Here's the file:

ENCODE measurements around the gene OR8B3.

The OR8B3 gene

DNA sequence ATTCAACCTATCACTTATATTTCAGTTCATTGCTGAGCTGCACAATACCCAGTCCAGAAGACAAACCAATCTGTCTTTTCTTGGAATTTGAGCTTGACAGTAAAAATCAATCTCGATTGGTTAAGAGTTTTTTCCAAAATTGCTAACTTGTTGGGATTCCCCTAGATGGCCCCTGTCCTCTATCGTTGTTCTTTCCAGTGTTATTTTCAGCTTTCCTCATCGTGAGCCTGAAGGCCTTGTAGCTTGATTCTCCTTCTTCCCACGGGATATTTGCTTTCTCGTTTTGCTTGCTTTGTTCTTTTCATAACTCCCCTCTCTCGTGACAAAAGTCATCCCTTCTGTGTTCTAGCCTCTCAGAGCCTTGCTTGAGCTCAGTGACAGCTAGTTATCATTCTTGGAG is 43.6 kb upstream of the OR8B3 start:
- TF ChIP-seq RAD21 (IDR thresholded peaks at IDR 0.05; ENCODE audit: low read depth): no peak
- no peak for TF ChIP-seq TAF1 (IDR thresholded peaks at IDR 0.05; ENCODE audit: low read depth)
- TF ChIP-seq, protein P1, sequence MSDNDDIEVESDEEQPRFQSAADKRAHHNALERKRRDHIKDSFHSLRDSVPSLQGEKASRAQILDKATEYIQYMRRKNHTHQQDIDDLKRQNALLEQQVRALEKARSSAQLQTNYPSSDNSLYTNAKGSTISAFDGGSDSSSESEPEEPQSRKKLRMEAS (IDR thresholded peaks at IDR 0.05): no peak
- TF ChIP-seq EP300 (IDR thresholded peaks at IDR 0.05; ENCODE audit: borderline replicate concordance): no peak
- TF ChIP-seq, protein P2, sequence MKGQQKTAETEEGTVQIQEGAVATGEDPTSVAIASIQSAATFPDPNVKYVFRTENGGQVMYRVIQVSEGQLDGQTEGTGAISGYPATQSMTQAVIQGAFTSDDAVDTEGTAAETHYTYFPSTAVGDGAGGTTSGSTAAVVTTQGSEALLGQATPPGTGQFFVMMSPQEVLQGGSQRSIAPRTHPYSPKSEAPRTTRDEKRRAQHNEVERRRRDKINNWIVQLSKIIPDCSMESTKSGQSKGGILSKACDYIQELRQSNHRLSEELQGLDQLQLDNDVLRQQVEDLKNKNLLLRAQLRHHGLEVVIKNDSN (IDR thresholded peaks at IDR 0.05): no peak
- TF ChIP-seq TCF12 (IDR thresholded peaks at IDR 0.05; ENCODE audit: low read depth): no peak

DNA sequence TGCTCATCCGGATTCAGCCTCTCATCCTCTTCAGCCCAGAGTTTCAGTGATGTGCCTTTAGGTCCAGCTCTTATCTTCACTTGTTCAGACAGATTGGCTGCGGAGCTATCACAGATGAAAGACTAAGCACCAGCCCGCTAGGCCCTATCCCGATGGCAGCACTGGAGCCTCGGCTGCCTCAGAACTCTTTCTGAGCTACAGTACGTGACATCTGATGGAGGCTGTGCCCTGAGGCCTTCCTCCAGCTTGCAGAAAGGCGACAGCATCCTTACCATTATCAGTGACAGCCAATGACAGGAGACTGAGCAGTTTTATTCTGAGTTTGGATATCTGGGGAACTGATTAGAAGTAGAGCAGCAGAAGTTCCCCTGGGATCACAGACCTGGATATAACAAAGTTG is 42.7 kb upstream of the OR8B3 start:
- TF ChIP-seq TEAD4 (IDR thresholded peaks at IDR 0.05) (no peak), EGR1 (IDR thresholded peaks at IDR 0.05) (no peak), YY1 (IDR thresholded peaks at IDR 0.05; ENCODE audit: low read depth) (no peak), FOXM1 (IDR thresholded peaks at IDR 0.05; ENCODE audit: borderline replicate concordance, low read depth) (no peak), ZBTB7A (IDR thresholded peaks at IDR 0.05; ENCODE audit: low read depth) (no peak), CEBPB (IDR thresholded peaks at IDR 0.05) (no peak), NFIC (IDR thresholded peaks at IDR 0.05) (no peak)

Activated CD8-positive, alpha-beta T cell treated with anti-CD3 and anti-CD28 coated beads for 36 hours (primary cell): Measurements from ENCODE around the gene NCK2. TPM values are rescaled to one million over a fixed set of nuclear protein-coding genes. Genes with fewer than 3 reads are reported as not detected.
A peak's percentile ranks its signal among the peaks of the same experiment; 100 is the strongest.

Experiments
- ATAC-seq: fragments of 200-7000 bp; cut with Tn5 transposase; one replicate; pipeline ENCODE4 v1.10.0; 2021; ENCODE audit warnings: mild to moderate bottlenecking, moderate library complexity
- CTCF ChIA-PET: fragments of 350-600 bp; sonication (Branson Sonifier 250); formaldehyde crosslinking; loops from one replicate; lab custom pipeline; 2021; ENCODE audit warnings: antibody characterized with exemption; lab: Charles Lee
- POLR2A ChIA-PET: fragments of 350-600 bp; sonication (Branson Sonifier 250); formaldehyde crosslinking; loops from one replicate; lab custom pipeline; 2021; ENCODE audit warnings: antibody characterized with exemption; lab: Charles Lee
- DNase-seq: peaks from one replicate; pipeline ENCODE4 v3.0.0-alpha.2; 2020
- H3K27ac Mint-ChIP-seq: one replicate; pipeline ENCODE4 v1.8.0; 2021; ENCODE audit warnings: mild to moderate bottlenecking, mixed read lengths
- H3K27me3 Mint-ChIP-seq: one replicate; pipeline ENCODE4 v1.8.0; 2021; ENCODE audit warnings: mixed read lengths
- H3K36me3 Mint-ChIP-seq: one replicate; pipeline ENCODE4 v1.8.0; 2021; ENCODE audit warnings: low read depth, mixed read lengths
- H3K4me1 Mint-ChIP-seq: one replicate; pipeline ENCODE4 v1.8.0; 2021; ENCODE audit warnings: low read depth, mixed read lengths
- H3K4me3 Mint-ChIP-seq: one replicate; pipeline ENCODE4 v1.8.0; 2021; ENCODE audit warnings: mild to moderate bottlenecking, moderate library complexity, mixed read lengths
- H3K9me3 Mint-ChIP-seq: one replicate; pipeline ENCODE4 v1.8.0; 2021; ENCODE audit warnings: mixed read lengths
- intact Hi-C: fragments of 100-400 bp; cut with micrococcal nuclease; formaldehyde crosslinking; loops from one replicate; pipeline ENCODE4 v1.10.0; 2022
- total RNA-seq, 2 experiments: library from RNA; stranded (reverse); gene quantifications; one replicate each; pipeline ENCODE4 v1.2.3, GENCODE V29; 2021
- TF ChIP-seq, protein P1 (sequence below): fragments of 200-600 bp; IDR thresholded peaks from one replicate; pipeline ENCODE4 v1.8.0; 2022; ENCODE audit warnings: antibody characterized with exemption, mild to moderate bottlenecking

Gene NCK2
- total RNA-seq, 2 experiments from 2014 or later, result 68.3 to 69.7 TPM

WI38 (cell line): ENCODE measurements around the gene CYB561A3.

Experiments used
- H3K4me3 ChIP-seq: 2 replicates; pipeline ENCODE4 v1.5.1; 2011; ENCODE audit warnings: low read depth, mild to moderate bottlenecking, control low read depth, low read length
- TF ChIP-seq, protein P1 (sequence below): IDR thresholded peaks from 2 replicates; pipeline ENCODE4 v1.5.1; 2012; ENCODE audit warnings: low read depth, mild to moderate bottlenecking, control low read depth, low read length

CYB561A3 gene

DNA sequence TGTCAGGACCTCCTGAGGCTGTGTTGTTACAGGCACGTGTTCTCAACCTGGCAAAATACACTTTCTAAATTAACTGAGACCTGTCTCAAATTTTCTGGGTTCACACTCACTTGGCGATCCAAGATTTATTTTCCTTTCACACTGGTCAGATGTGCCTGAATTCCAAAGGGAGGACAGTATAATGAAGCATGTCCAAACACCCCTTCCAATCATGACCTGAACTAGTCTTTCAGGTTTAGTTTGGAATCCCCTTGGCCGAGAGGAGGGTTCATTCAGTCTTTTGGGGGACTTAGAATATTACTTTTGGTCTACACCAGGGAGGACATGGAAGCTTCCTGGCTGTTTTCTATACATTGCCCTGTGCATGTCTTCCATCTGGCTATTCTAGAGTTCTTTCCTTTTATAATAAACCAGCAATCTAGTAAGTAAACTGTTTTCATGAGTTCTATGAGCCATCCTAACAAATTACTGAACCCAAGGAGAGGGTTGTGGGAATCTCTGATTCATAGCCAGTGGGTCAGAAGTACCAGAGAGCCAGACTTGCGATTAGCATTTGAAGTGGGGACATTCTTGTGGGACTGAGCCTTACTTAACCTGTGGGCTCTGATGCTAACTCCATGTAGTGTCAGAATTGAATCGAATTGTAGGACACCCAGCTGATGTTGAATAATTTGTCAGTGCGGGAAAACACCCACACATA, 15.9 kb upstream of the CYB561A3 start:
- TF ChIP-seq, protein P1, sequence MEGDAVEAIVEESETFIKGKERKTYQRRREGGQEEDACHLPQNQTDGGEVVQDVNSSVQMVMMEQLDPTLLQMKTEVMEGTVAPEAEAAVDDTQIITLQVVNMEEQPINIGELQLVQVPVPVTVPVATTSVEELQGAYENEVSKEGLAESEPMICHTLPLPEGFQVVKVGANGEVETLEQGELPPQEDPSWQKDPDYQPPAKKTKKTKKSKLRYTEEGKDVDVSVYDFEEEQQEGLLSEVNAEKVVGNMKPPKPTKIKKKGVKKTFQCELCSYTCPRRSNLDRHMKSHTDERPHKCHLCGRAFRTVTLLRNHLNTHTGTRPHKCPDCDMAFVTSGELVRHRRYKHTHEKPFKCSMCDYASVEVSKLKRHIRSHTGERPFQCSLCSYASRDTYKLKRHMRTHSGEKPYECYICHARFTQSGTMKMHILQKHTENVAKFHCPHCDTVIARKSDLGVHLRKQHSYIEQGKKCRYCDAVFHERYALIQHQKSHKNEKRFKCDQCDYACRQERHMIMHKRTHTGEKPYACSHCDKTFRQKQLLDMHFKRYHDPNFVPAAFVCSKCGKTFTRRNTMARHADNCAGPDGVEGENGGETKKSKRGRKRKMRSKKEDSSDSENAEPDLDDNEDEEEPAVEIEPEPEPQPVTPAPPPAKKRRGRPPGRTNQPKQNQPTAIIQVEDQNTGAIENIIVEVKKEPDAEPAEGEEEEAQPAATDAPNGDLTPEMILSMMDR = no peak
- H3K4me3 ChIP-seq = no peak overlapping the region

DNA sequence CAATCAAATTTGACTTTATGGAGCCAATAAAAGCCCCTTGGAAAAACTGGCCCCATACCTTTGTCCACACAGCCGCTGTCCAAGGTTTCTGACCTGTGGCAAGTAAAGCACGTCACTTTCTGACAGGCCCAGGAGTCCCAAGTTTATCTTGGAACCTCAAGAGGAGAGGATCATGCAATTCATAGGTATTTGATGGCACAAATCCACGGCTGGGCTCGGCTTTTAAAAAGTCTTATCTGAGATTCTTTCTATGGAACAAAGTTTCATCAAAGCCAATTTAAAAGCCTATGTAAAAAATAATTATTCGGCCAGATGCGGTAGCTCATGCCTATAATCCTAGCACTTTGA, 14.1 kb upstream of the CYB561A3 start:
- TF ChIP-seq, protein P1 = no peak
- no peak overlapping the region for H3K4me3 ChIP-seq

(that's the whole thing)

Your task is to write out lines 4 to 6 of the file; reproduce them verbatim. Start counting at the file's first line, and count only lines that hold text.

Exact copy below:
- TF ChIP-seq RAD21 (IDR thresholded peaks at IDR 0.05; ENCODE audit: low read depth): no peak
- no peak for TF ChIP-seq TAF1 (IDR thresholded peaks at IDR 0.05; ENCODE audit: low read depth)
- TF ChIP-seq, protein P1, sequence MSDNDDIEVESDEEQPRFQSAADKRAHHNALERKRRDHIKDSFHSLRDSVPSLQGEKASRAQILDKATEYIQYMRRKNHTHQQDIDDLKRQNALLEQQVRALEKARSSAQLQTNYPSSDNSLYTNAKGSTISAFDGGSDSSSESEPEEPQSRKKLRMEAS (IDR thresholded peaks at IDR 0.05): no peak